It’s o’dark hundred at my house, maybe 4:30 in the morning, or 5:30, depending on when I wake up. I wish I could sleep in, but no. Maybe it’s because the solitary pre-dawn hours are my favorite. The house is still and dark: I am by myself before the sun rises and I like it.
The night before Michael always sets up the coffeemaker with my favorite dark, rich roast, and there’s always a book with which to start my day. My coffee takes its slug of cream and I sit in front of the fire in the family room. During the day this room belongs to Michael and Riley but before dawn it’s just mine. The last chapter of Oliver Sacks’ excellent memoir On the Move awaits me today. The book has been a surprise–he was nothing like his public image. I marvel at his openness and how the most brilliant among us are the most, well, eccentric. His death last year was a huge loss.
As long as I’m up, some mornings I’ll put a pot of vegetables on the stove, the kind that take a long time to cook and then cool. This morning it’s the fresh beets we got in our organic box. It takes a while for them to get tender and so I fill a big pot with water and beets and let them cook while I go about my morning habits.
Two big cups of coffee and pages of reading later, I’m ready for my new morning ritual. Lighting a few candles, I sit on the sofa in the fireplace-warmed room and close my eyes. I bring to mind all those who are sick, in pain or need prayer, especially those undergoing treatments of any kind and those suffering debilitating chronic pain. Holding them in my heart and in the light, I ask that blessings be bestowed upon them and pray for their highest and best good. It’s a beautiful way to begin a new day.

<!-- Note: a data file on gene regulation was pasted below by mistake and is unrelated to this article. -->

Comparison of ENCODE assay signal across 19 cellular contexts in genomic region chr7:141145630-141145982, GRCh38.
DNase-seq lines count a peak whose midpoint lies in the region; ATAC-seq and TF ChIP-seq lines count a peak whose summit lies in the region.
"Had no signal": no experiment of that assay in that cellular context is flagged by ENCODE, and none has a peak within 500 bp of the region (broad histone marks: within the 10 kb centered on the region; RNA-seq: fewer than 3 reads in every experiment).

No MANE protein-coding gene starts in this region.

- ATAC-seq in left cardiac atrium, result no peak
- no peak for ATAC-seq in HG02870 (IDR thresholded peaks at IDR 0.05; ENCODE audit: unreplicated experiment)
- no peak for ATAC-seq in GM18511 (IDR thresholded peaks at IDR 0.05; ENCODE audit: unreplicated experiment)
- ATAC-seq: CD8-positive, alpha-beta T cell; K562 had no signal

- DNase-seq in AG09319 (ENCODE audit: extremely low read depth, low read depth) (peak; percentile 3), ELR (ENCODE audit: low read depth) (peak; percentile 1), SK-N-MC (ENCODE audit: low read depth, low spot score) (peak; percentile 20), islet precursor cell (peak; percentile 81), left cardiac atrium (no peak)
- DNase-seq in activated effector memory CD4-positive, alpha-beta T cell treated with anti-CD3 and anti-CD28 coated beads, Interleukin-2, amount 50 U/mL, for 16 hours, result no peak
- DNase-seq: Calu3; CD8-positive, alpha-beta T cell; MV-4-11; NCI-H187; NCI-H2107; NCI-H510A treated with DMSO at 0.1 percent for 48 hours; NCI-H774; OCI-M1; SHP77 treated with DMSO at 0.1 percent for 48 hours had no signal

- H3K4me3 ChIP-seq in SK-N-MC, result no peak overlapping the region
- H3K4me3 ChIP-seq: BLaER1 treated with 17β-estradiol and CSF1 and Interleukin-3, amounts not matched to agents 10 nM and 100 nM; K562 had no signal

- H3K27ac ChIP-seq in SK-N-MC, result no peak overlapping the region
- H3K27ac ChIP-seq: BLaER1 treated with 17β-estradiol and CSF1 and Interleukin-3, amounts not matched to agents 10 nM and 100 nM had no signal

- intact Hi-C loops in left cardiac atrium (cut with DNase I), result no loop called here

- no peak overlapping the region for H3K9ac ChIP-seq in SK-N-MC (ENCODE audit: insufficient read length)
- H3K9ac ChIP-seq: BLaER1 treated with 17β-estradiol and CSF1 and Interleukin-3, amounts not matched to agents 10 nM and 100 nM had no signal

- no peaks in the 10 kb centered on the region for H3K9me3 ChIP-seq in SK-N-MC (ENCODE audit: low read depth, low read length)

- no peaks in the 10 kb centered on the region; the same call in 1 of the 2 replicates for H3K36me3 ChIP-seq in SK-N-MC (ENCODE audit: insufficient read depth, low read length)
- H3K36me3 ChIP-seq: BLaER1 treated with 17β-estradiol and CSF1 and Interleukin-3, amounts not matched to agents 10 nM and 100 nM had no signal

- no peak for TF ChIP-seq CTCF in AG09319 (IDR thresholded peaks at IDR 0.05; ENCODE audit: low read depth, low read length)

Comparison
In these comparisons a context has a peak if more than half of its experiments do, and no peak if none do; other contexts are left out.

Alone-time has been important to me for a very long time. Maybe it’s because I live so much in my head, but I need quiet time, crave it, even. Depending on what time I get out of bed, I could have three hours of morning solitude, because Riley and Michael aren’t early risers. Even without a job to go to, days can get busy, crazy and even stressful. My morning ritual keeps me sane.
Standing at the kitchen window after checking my pot of beets I see light seeping across the horizon. Morning has broken and so has the spell cast by my morning candlelit prayers. Soon, I’ll go back into the bedroom where Riley has taken my place beside Michael. He’ll look up at me to suss out what I might be doing (could it be food?) but Michael is motionless under the covers. I wish I could prolong those pre-dawn hours. The day is about to start, though, and my mind turns to the business of life: the gym, grocery store, Riley’s groomer and a final session with his trainer, followed by dinner with neighbors.
Day has begun.
If you’ve got a morning ritual or something to say about solitude, let us know in the Comments.